It was the question I had been dreading:
“Perhaps our visitors could tell us a bit about their experiences with girlfriends when they were younger?”
I was at a National Deaf Children’s Society Family Weekend to give a short talk about my own personal experiences growing up deaf. This one was for in Chingford, speaking to around 25 parents of deaf children.
I’ve done quite a few of these now. I go through some family photos and do my joke about not being the secret love child of Boris Johnson. But really my aim is two-fold: firstly, to show that deaf people can get through life and succeed and hopefully inspire parents to have high expectations of their own deaf children. And secondly, to outline some of the challenges that befell me in the hope that parents can learn from some of own experiences. 9 out of 10 deaf children are born to parents with no experience of deafness so these kind of weekends where families get practical information and the opportunity to meet other parents are pretty important, in my view.
I talk, for example, about how I always hated being patronised at school and how it made more determined to do well and go to Cambridge. I also talk about how I got more embarrassed about being deaf as I became a teenager, began to hate drawing attention to my deafness and the consequences this had when I had to start fending for myself at university. And so on. I normally finish by saying what I would do if I had a Tardis and could meet a younger version of myself. I would give him 3 pointers:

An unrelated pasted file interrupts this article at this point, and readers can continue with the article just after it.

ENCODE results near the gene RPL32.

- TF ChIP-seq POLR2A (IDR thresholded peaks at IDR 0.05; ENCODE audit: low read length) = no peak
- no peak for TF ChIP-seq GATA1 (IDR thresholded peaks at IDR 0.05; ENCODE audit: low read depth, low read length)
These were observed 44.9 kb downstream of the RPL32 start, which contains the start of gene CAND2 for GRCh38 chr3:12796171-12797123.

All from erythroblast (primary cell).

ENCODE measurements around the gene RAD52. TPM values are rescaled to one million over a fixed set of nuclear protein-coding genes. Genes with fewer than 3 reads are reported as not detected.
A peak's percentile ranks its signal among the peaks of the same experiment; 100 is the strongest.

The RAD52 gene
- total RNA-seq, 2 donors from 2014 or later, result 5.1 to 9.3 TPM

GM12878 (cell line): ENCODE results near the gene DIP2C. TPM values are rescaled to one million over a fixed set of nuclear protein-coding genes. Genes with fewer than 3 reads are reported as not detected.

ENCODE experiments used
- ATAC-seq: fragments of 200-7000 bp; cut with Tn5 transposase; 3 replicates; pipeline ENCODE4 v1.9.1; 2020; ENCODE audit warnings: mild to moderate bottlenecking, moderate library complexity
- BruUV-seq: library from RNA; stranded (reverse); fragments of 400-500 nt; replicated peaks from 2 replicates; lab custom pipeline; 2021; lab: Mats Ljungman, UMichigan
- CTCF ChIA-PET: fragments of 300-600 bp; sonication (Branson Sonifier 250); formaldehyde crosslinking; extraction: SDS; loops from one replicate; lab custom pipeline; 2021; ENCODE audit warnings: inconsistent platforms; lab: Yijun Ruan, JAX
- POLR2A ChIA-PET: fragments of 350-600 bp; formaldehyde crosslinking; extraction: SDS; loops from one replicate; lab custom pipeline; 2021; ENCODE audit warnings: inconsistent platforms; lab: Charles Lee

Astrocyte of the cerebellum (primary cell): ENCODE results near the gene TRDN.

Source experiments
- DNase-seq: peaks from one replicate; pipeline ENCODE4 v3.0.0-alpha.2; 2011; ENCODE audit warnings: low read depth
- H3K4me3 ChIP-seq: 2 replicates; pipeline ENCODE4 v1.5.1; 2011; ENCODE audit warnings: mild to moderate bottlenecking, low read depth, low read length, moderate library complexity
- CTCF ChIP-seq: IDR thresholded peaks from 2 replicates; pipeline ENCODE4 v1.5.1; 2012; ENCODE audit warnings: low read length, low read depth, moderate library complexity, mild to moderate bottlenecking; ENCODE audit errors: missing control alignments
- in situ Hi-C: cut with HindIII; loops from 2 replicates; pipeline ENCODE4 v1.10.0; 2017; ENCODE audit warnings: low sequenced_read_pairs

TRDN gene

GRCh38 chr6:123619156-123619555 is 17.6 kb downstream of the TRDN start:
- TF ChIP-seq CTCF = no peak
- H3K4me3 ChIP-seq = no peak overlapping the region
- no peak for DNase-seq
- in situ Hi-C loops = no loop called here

1) Accept that you’re deaf and be assertive about it. Make a fuss when you need to.
2) Information is power. Know what support is out there and what support you can get. You can’t make informed decisions about what you need otherwise.
3) Roll with it. Being deaf in a hearing world is a challenge. But in the future, you’ll see how the challenges can help you develop.
It’s always interesting to see what questions they come up with at the end. At this weekend, I was asked for my views on the future of the Deaf community, whether I was able to develop an emotional connection with music when listening to it and, yes, how successful my love life was as a deaf teen. It can sometimes be a little emotionally draining but I hope it’s all worthwhile and the parents enjoy it and walk away with something useful.
And in case you were wondering, the embarrassing question was answered with some quick references to schmoozing a girl by buying her chips in the park every other lunchtime, taking another girl to see Dumb and Dumber at the cinema on a date that, quite literally, put me off girls for life and, finally, how I got all my sex education from reading Cosmo. Well, they asked.
Ian Noon has been profoundly deaf since birth, giving him an interesting perspective “on what needs to change for deaf children and young people in the UK. It also means I have very questionable taste in music.” When he’s not stealing the biscuits in the office, he runs, does yoga and plans his next backpacking holiday. He works for a deaf charity but his views expressed on his blog and here, are his own.
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